An official website of the United States government
Here's how you know
A .mil website belongs to an official U.S. Department of Defense organization in the United States.
A lock (lock ) or https:// means you’ve safely connected to the .mil website. Share sensitive information only on official, secure websites.

NEWS | July 1, 2024

PEO Soldier Accelerating Integration with New Digital Engineering Ecosystem

By Kris Hutsell ARMY

In April, Program Executive Office (PEO) Soldier introduced its Architectural Assessment Tool (AAT)—a first-of-its-kind government-owned digital engineering ecosystem (DEE). The new suite of tools functions as a cloud-based software hub for a hub-and-spoke ecosystem, providing systems engineers and equipment developers with a centralized data source for 3D modeling and configuration management.

The AAT was developed under the Adaptive Squad Architecture (ASA) program which began in 2018. The AAT addresses the need for a comprehensive catalog that provides the Army Acquisitions community immediate access to authoritative data about equipment for dismounted Soldiers.

In developing the catalog, the team's primary challenge was answering the question of how best to describe a complex, highly contextualized Soldier platform when the Army enterprise has various needs in developing, producing, and fielding Soldier equipment.

According to Dan Kitts, Architecture Lead for ASA, "Most platforms pay a lead systems integrator (LSI) to perform this function. In the case of the Soldier platform, however, there are seventy to over one hundred distinct items on a given Soldier configuration but without an LSI to manage them."

The solution evolved into a digital engineering environment with a suite of tools that provides users with immediate firsthand access to the central source of authoritative data. Since no out-of-the-box software solution existed, the ASA team built its own.

The new cloud-native software application is the product of a multi-year effort that included developing the software and preparing it for deployment on the Army cloud network cARMY, with secure enterprise access management through EAMS-A.

For Aaron Copeland, Lead Technical Manager for AAT, having a centralized digital catalog of Soldier equipment is crucial for the future of systems integration. “The complexities of Soldier equipment negate having a single expert. For informed integration, we needed a well-curated system that’s immediately accessible,” Copeland said. “Engineers haven’t had this before. Now they can crowdsource data and look at Soldier systems in detail.”

Functionally, the AAT enables engineers to drag and drop any number of PEO Soldier's equipment items onto a 3D Soldier model (or digital manikin) and allows them to test-fit items for a clearer picture of potential configuration and interoperability challenges earlier in the developmental process.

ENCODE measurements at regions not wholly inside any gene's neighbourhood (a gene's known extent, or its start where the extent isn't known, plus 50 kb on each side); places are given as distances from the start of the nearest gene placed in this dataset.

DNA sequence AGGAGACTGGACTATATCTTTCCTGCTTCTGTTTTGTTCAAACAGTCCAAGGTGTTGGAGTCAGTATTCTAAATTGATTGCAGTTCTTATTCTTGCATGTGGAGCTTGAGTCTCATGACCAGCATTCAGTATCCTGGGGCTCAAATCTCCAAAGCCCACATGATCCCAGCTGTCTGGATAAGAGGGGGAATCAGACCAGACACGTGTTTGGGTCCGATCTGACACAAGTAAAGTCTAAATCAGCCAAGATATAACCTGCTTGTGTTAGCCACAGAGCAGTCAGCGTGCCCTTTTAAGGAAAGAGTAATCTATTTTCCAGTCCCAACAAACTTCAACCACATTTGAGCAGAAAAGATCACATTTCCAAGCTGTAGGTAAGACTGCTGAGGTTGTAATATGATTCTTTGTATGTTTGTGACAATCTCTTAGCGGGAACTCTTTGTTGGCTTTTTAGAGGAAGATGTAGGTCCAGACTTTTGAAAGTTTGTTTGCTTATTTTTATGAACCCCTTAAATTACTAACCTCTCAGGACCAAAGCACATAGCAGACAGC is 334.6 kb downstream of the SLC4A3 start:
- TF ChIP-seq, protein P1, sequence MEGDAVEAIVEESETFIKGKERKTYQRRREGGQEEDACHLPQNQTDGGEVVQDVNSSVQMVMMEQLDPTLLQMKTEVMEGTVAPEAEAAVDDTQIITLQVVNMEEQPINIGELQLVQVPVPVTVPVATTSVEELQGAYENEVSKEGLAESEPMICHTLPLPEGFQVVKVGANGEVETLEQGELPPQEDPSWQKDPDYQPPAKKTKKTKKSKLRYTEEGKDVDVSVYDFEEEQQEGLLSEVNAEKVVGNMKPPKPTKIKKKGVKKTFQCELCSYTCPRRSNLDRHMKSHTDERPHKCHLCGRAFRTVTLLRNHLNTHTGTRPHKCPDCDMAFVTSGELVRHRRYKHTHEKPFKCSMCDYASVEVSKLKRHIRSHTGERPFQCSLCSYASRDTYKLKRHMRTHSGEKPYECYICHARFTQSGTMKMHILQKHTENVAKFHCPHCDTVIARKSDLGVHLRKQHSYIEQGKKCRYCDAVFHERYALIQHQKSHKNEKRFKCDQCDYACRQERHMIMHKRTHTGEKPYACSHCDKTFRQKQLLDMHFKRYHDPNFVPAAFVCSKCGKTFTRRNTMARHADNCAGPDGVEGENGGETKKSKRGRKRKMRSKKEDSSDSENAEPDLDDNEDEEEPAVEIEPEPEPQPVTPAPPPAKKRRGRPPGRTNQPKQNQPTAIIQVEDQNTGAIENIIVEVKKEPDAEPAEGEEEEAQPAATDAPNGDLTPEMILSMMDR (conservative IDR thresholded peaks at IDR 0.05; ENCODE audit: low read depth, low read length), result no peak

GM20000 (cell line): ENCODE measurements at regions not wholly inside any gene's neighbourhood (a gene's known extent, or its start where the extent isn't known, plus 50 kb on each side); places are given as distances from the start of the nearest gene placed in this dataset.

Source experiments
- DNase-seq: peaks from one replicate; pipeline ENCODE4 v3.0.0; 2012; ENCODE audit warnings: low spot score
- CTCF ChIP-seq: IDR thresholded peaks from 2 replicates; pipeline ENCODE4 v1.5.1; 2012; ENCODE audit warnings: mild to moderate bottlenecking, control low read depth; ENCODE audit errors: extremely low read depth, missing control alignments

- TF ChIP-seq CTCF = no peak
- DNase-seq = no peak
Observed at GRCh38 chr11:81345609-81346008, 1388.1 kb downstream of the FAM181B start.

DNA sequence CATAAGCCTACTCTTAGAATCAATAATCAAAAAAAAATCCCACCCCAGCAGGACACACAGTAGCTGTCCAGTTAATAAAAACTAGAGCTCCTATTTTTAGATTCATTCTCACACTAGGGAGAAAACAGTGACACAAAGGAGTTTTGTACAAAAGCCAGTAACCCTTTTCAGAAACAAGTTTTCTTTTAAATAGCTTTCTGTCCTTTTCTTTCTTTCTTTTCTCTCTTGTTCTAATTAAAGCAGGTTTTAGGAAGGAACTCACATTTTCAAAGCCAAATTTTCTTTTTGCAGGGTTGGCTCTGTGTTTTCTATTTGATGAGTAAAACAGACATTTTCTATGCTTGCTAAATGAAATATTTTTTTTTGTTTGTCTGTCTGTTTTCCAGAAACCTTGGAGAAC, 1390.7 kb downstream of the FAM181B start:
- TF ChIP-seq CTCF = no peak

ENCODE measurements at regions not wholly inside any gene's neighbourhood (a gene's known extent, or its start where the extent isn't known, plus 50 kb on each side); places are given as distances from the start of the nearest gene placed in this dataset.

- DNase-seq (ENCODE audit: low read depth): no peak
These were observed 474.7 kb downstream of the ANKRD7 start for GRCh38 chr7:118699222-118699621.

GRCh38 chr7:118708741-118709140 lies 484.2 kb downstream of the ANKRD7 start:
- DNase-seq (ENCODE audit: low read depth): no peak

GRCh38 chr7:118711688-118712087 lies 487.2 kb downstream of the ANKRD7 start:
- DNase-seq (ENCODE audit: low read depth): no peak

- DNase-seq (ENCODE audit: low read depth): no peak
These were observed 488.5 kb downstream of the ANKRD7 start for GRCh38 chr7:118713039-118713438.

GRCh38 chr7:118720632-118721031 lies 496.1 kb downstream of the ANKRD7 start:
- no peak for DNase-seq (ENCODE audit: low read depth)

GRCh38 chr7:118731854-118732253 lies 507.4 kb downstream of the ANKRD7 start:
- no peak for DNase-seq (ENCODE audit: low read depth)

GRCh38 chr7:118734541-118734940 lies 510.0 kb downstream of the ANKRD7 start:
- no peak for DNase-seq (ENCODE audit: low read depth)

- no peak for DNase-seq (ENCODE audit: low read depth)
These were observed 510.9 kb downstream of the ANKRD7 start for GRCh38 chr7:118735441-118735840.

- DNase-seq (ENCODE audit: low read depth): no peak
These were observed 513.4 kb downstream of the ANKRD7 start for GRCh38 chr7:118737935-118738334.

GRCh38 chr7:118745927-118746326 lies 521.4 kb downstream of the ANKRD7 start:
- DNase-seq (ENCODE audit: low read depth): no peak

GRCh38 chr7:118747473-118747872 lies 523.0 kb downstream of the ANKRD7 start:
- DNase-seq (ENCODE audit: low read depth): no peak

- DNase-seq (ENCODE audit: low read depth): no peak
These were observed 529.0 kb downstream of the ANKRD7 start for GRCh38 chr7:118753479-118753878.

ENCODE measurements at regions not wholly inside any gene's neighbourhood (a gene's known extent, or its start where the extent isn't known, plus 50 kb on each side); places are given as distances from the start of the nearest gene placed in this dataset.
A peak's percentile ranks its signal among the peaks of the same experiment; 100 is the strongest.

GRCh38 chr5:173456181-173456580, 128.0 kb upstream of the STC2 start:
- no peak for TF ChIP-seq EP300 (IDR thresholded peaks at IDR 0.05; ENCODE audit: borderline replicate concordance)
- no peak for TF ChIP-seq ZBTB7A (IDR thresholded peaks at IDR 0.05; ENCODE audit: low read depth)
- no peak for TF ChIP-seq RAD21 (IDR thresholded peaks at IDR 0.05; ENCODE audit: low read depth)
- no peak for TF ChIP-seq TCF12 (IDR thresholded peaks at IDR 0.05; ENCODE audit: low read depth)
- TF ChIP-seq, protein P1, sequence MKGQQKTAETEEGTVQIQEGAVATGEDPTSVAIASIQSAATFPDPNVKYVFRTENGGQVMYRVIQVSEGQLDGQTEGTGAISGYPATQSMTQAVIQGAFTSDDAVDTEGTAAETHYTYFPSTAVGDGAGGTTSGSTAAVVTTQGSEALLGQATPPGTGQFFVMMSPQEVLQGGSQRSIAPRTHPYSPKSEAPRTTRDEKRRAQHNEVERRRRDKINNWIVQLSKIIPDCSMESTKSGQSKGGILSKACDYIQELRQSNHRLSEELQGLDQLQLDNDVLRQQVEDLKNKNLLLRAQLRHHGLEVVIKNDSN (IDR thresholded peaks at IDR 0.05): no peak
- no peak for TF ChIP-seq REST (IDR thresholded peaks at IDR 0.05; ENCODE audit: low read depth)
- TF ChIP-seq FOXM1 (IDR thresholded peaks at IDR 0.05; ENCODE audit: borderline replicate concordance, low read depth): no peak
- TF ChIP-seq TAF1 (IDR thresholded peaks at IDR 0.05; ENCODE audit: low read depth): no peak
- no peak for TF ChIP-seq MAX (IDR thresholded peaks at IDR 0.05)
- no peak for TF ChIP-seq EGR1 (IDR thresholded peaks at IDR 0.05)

The tool also gives engineers immediate access to specific data points like bandwidth, interfaces, aggregate weight, and Soldier load, helping create a common operating picture of the Soldier platform.

To Kitts, the real purpose of AAT is to foster Soldier centered design throughout an item’s lifecycle. “ASA’s mission is to place equipment in the context of the Soldier before Soldier Touch Points," Kitts said. “The desired outcome is that Soldiers intuitively understand the equipment they receive

from PEO Soldier was built for them, similar to when someone unboxes a new phone or buys a new car."

The AAT achieved Authority to Operate (ATO) and Authority to Connect (ATC) in April, giving the ASA team the green light to deploy the tool on cARMY.

The journey to achieving a government-owned solution was necessarily lengthy and Kitts appreciates the strategic patience ASA received from PEO Soldier’s senior leadership. "Their patience and support in getting us to this point allowed us to pivot from cybersecurity audit compliance to getting additional functionality, curating data, and onboarding additional DEE tools," Kitts said.

The vision that drives this strategic patience has a broad focus – looking beyond enhancing PEO Soldier’s capabilities alone to helping close data-sharing gaps to foster more efficient collaboration with Army and Joint stakeholders.

“The real benefit of the Architectural Assessment Tool is helping our strategic partners achieve Soldier centered design,” explained Gary Keller, the Assistant Program Executive Officer for Futures and Integration, PEO Soldier. “With this tool, we can get accurate Soldier equipment data to the right people, when they need it, accelerating integration across the enterprise.”

With input from early adopters, the team continues to innovate with plans for AAT 2.0. The future update will feature an improved database better matched to describe Soldier context and a transition to a more widely used 3D engine.

In the near term, the ASA team is incorporating iPOWER, a power management system designed by the Naval Research Lab, and plans to add Cameo MagicDraw to the suite.